Reference address : https://www.ellopos.net/elpenor/rome/4-01-gracchi.asp?pg=93

ELPENOR - Home of the Greek Word

Three Millennia of Greek Literature
Constantinople Home Page  

Please note that Mommsen uses the AUC chronology (Ab Urbe Condita), i.e. from the founding of the City of Rome. You can use this reference table to have the B.C. dates

THE HISTORY OF OLD ROME

IV. The Revolution

From: The History of Rome, by Theodor Mommsen
Translated with the sanction of the author by William Purdie Dickson


The History of Old Rome

Chapter I - The Subject Countries Down to the Times of the Gracchi

ELPENOR EDITIONS IN PRINT

Icon of the Christ and New Testament Reader

» Contents of this Chapter

Page 93

In Asia also this royal testament kindled a civil war. Relying on the aversion of the Asiatics to the foreign rule which awaited them, Aristonicus, a natural son of Eumenes II, made his appearance in Leucae, a small seaport between Smyrna and Phocaea, as a pretender to the crown. Phocaea and other towns joined him, but he was defeated at sea off Cyme by the Ephesians--who saw that a steady adherence to Rome was the only possible way of preserving their privileges--and was obliged to flee into the interior. The movement was believed to have died away when he suddenly reappeared at the head of the new "citizens of the city of the sun,"(33) in other words, of the slaves whom he had called to freedom en masse, mastered the Lydian towns of Thyatira and Apollonis as well as a portion of the Attalic townships, and summoned bands of Thracian free-lances to join his standard.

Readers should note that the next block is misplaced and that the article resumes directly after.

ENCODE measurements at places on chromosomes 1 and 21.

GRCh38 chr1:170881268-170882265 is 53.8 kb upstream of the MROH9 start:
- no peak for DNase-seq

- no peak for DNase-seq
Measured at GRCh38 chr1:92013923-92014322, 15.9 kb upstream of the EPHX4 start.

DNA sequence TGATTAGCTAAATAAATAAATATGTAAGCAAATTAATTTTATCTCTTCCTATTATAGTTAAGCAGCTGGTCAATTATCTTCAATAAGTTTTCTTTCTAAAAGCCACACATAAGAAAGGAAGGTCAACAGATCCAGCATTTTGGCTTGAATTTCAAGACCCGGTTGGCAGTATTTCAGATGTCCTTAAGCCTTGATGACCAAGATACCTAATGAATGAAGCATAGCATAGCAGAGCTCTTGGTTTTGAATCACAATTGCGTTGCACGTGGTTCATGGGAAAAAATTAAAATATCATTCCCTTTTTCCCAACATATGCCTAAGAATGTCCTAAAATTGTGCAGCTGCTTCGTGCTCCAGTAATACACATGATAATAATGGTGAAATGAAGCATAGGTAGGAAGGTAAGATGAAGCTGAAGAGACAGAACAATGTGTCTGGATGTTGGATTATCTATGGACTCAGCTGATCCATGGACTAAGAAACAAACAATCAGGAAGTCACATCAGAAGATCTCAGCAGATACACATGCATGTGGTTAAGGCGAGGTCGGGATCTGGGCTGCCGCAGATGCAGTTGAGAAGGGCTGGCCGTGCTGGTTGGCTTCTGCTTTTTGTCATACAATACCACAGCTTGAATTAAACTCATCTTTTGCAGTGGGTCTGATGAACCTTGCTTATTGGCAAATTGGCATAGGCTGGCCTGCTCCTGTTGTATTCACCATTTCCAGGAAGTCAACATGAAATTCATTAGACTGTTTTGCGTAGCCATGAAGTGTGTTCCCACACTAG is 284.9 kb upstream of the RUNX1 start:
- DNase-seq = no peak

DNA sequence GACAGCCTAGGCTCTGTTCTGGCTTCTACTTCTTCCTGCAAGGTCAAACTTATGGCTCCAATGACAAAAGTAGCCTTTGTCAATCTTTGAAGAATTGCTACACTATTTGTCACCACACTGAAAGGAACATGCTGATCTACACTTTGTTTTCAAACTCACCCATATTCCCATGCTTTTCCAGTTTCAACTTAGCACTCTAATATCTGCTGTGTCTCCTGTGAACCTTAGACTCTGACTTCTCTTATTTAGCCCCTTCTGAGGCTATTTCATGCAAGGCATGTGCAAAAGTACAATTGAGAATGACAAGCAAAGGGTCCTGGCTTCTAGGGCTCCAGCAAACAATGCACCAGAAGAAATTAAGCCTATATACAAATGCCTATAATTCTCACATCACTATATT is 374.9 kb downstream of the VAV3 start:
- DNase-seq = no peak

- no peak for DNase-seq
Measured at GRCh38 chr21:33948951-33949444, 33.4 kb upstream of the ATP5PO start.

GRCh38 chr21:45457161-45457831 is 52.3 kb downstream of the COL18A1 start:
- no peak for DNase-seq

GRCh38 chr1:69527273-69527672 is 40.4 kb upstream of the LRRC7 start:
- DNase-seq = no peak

33. These strange "Heliopolites" may, according to the probable opinion which a friend has expressed to me, be accounted for by supposing that the liberated slaves constituted themselves citizens of a town Heliopolis--not otherwise mentioned or perhaps having an existence merely in imagination for the moment--which derived its name from the God of the Sun so highly honoured in Syria.

Previous / First / Next Page of this Chapter

Do you see any typos or other mistakes? Please let us know and correct them

The History of Old Rome: Contents ||| The Medieval West | The Making of Europe | Constantinople Home Page

Three Millennia of Greek Literature

Receive updates :

Learned Freeware

 

Reference address : https://www.ellopos.net/elpenor/rome/4-01-gracchi.asp?pg=93